Jonathan Chait is absolutely right in his assessment that "mainstream"/liberal journalists tend to obscure the substance of political disagreements.

Meanwhile, Tom Friedman writes a column today envisioning a world in which both parties come together. Republicans agree to endorse Obama's policy agenda, and Obama agrees to admit that he could have explained his agenda more clearly. I share Friedman's enthusiasm for such an outcome, but I fail to see how this relates to the current impasse.

This is one way in which conservative journalism is actually far more sophisticated than mainstream news journalism. Conservative pundits, while usually slanting their account in highly partisan and often misleading terms, do a fairly good job of grasping and explaining the fact that the two parties fundamentally disagree on the causes of and solutions to the economic crisis and the long-term deficit. In this sense, a Rush Limbaugh listener may well be better informed about the causes of the impasse than listener of NPR or other mainstream organs. The former will have in his mind a wildly slanted version of the basic political landscape, while the latter's head will be filled with magical thinking.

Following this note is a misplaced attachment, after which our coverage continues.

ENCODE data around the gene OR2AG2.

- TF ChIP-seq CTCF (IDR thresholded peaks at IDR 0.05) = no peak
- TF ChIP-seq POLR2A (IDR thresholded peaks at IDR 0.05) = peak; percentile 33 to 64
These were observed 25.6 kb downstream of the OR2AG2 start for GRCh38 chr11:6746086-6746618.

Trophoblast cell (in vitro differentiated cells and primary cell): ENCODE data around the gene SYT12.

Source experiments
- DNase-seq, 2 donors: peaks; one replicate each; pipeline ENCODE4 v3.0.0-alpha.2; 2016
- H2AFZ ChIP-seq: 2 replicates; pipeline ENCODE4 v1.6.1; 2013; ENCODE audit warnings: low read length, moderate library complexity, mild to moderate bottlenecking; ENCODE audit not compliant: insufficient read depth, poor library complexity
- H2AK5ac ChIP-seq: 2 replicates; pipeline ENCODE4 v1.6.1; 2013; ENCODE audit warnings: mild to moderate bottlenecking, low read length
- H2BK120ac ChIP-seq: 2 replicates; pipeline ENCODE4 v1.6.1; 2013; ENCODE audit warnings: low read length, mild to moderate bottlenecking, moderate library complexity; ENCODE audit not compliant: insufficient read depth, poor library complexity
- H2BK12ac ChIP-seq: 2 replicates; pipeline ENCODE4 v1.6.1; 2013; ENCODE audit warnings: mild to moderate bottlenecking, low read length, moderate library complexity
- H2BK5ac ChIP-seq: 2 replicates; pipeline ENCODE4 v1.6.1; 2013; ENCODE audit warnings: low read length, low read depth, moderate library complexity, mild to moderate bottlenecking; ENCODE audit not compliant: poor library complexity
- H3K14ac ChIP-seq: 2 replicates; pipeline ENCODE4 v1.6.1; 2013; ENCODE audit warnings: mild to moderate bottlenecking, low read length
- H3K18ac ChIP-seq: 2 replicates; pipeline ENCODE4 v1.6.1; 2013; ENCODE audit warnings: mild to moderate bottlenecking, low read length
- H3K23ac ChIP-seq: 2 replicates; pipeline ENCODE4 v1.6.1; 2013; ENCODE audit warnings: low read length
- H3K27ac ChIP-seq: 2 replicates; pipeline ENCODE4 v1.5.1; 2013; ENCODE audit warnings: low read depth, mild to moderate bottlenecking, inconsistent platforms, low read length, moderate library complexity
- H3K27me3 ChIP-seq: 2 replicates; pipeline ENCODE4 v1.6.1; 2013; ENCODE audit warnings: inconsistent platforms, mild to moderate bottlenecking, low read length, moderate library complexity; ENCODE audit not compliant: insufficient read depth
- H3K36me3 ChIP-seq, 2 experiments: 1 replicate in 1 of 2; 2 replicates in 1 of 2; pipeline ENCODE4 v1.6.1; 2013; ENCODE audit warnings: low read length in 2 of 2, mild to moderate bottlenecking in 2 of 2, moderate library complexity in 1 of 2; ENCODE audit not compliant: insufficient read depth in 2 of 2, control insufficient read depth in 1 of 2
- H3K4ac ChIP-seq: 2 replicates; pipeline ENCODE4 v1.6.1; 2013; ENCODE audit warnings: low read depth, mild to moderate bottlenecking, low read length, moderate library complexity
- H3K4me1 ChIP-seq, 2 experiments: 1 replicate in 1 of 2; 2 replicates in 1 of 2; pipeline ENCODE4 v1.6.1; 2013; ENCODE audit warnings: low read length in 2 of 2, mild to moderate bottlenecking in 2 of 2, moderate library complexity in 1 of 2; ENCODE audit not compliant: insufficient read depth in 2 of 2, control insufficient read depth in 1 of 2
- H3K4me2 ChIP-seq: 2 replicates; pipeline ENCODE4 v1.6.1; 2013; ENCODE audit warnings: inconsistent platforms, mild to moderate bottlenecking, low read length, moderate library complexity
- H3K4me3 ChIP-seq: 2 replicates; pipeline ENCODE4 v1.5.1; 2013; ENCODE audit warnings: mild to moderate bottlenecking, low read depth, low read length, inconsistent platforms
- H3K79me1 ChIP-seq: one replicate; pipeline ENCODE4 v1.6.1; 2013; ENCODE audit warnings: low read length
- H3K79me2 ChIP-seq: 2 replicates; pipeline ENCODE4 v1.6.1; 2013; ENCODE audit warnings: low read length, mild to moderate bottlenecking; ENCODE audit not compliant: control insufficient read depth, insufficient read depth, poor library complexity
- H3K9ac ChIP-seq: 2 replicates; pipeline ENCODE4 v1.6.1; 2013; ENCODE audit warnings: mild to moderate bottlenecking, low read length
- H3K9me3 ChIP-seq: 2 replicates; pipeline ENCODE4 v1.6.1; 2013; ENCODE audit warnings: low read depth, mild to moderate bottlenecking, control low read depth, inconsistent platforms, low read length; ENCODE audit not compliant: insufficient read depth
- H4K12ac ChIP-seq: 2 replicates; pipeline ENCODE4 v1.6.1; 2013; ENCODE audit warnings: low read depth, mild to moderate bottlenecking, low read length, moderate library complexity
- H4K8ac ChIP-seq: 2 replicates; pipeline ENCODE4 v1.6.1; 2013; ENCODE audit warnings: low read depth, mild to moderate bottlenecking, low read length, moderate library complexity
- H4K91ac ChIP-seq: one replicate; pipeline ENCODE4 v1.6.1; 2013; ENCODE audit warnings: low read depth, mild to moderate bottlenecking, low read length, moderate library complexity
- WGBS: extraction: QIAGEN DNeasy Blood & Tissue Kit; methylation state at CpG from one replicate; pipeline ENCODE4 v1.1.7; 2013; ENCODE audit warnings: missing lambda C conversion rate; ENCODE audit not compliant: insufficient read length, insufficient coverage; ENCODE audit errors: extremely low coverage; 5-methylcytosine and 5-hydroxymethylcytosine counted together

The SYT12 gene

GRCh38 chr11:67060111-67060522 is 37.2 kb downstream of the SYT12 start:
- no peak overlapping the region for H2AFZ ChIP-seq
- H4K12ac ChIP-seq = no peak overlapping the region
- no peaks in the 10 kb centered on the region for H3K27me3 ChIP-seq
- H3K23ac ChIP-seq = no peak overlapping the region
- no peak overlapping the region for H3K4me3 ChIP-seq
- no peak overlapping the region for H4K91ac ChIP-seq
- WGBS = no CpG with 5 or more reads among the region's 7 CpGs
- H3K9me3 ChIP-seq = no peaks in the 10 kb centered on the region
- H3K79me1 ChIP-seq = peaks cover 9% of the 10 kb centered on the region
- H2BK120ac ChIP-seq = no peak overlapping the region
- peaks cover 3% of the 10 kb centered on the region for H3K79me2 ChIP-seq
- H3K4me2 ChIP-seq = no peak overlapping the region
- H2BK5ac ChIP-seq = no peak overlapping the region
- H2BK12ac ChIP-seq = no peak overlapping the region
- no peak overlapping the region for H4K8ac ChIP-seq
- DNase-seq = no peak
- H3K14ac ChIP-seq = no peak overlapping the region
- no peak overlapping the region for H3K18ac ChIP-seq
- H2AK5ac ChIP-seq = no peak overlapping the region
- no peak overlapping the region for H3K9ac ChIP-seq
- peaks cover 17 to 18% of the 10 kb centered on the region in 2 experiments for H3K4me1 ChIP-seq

I disagree that conservative outlets slant their opinions in a "highly partisan and misleading" manner, but sure, conservative pundits have a conservative slant. However, I am a daily listener to NPR, and I definitely agree that the leftist commentators on that show frequently avoid addressing the substantial issues at hand and instead expend their time and energy on straw men.

(HT: James Taranto.)

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